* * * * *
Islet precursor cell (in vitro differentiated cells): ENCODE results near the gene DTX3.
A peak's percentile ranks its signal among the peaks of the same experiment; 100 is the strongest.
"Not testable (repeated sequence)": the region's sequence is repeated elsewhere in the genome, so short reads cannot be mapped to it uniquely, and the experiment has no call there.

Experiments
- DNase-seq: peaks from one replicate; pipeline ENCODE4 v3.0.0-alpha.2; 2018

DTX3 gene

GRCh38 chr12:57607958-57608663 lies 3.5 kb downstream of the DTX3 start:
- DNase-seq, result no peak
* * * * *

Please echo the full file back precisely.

Islet precursor cell (in vitro differentiated cells): ENCODE results near the gene DTX3.
A peak's percentile ranks its signal among the peaks of the same experiment; 100 is the strongest.
"Not testable (repeated sequence)": the region's sequence is repeated elsewhere in the genome, so short reads cannot be mapped to it uniquely, and the experiment has no call there.

Experiments
- DNase-seq: peaks from one replicate; pipeline ENCODE4 v3.0.0-alpha.2; 2018

DTX3 gene

GRCh38 chr12:57607958-57608663 lies 3.5 kb downstream of the DTX3 start:
- DNase-seq, result no peak